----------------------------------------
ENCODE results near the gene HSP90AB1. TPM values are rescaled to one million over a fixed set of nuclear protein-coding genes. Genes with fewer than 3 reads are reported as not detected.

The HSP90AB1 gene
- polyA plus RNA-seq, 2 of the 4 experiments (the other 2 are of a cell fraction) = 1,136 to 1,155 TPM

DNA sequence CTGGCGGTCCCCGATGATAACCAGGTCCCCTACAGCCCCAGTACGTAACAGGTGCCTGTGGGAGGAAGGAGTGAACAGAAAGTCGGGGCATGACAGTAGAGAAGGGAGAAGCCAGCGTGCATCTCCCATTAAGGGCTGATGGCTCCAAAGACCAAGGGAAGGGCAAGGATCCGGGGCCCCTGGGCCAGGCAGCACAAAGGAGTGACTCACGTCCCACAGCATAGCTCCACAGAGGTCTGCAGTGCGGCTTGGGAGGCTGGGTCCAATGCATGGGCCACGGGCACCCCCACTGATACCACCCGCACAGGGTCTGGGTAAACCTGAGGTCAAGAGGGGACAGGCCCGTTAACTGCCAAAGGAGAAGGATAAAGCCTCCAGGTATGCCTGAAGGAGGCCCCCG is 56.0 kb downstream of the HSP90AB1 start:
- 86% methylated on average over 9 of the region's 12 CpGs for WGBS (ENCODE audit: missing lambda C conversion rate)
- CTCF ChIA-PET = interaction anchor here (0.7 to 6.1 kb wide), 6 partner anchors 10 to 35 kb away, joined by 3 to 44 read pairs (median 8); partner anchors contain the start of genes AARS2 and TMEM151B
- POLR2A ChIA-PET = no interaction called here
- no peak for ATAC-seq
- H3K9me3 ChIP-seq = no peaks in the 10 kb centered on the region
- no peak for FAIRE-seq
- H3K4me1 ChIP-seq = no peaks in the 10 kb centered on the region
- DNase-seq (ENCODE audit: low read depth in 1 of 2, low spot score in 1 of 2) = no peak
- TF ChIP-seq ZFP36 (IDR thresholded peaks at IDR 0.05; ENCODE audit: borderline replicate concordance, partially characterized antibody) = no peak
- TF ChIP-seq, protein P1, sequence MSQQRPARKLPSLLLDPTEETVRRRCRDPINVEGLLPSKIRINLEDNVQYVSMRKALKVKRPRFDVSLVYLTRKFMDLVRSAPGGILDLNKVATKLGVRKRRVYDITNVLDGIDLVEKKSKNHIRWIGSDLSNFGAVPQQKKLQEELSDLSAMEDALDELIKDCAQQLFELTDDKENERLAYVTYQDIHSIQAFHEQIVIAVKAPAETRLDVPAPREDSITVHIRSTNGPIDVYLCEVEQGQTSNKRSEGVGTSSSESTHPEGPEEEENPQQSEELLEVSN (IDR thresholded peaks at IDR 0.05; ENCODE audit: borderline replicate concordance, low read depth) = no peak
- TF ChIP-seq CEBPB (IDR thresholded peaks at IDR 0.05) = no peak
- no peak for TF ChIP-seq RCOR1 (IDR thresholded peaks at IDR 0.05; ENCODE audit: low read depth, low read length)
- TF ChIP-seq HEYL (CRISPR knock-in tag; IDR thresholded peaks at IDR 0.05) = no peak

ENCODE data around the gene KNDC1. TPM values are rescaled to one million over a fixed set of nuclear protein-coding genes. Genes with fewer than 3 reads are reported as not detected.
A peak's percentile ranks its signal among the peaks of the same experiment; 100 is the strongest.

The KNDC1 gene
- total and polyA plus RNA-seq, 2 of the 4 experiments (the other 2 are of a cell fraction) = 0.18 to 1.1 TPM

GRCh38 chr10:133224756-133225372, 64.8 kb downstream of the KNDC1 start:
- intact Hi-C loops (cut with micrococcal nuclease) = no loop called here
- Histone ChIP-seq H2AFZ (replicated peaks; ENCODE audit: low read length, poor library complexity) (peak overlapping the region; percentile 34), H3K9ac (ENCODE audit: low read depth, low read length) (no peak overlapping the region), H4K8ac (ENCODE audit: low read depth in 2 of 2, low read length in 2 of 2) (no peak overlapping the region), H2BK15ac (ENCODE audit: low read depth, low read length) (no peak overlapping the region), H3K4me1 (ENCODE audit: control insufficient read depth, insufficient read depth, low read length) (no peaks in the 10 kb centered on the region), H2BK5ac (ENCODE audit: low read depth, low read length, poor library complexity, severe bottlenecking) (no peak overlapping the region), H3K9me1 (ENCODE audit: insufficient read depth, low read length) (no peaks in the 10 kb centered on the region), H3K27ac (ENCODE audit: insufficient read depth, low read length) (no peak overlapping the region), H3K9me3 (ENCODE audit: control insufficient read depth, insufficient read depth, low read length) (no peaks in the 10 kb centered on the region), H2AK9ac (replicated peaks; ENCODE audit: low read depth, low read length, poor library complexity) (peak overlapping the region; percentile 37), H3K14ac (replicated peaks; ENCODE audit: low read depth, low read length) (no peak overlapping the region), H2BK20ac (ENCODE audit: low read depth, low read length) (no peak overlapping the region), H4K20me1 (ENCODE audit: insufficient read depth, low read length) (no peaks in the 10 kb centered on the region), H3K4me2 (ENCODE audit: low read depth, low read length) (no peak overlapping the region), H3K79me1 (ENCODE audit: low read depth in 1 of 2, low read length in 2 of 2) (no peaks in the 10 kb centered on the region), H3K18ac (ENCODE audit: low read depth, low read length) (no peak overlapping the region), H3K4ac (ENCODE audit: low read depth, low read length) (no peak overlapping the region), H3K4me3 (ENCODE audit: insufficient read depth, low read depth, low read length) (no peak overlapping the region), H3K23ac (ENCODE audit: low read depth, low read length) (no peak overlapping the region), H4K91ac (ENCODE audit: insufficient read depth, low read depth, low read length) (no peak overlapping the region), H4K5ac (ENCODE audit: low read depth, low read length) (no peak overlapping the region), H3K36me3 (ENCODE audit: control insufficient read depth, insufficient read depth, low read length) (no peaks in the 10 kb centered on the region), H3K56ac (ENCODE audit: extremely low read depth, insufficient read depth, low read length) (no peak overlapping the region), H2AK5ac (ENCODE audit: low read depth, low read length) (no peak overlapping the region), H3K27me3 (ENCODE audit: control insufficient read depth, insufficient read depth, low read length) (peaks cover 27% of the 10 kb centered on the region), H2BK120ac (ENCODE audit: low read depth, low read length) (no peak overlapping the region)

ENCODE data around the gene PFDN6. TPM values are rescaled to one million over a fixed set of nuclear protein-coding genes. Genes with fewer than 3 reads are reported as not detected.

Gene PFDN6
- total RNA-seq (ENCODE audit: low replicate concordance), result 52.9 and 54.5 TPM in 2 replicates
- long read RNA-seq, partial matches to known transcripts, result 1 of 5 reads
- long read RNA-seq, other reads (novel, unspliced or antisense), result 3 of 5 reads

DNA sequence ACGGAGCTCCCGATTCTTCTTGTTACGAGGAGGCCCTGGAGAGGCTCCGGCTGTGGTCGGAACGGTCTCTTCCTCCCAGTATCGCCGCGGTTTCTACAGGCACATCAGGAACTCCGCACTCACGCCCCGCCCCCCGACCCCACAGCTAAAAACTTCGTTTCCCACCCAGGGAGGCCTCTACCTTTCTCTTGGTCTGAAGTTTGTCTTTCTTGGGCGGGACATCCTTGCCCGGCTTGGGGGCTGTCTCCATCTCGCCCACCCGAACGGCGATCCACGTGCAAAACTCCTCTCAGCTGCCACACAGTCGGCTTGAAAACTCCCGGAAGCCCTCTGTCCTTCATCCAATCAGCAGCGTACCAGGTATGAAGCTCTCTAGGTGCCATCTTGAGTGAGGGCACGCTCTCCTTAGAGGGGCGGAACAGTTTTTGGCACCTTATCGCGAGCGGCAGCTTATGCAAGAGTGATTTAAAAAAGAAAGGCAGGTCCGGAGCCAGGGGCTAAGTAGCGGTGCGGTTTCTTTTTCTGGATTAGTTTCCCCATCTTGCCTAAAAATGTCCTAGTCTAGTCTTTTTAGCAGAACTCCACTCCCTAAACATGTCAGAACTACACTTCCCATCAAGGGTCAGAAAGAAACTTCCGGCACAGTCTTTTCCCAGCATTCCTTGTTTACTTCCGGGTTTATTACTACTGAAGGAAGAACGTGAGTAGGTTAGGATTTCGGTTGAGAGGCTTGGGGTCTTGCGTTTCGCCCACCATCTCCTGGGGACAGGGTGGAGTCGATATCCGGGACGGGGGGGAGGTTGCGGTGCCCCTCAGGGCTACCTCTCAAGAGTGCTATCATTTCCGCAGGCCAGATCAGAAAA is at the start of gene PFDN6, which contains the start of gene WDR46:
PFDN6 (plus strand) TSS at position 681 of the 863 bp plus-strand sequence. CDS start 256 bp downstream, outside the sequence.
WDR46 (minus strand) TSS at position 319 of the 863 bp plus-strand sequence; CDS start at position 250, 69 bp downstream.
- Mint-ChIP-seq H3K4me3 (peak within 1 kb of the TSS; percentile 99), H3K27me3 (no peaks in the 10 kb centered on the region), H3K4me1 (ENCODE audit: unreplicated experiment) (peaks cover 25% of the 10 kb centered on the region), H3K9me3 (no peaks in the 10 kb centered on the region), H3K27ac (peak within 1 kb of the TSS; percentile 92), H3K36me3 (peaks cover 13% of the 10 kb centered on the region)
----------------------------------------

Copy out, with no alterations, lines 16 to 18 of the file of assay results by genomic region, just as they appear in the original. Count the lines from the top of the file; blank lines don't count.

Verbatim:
- no peak for TF ChIP-seq RCOR1 (IDR thresholded peaks at IDR 0.05; ENCODE audit: low read depth, low read length)
- TF ChIP-seq HEYL (CRISPR knock-in tag; IDR thresholded peaks at IDR 0.05) = no peak

ENCODE data around the gene KNDC1. TPM values are rescaled to one million over a fixed set of nuclear protein-coding genes. Genes with fewer than 3 reads are reported as not detected.